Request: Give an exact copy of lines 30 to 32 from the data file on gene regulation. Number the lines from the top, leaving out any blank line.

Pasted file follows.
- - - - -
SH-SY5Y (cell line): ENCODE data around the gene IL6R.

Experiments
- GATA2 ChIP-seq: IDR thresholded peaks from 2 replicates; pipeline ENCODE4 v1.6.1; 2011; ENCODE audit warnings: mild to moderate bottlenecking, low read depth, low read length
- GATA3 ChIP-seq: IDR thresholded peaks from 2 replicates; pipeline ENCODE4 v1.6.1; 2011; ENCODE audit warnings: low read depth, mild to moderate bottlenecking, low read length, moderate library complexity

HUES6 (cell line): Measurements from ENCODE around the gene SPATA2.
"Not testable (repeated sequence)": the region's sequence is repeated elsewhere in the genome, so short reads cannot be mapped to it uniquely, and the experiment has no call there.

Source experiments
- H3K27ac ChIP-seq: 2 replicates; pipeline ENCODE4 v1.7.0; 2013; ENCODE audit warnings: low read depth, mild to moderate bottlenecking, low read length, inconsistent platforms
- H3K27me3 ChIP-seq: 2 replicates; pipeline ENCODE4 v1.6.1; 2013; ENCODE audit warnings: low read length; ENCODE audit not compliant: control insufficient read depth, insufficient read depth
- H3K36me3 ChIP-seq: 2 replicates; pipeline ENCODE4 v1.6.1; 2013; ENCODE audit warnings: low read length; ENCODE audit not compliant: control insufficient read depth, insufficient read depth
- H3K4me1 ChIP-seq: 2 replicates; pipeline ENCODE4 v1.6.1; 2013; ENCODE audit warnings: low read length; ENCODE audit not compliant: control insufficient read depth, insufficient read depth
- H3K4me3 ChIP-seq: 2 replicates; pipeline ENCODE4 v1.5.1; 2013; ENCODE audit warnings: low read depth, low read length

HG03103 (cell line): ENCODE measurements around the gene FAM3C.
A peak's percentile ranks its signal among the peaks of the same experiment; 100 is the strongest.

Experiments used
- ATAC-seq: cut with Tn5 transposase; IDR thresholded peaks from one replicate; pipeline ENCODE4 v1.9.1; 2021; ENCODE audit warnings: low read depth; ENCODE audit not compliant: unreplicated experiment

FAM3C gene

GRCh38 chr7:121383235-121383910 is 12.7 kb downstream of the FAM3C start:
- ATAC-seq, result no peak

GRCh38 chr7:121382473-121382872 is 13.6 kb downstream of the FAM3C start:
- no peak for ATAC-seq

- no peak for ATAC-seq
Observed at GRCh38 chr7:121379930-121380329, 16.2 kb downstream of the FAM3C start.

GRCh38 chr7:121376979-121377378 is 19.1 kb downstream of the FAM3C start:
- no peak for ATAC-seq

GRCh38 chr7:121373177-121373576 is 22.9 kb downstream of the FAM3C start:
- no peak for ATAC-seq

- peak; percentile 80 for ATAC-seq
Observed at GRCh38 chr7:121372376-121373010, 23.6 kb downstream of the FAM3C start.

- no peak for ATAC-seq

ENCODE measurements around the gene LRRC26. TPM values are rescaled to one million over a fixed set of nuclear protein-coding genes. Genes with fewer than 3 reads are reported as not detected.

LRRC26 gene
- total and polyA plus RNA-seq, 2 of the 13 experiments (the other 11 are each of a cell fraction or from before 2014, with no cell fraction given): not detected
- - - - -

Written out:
- no peak for ATAC-seq

ENCODE measurements around the gene LRRC26. TPM values are rescaled to one million over a fixed set of nuclear protein-coding genes. Genes with fewer than 3 reads are reported as not detected.

LRRC26 gene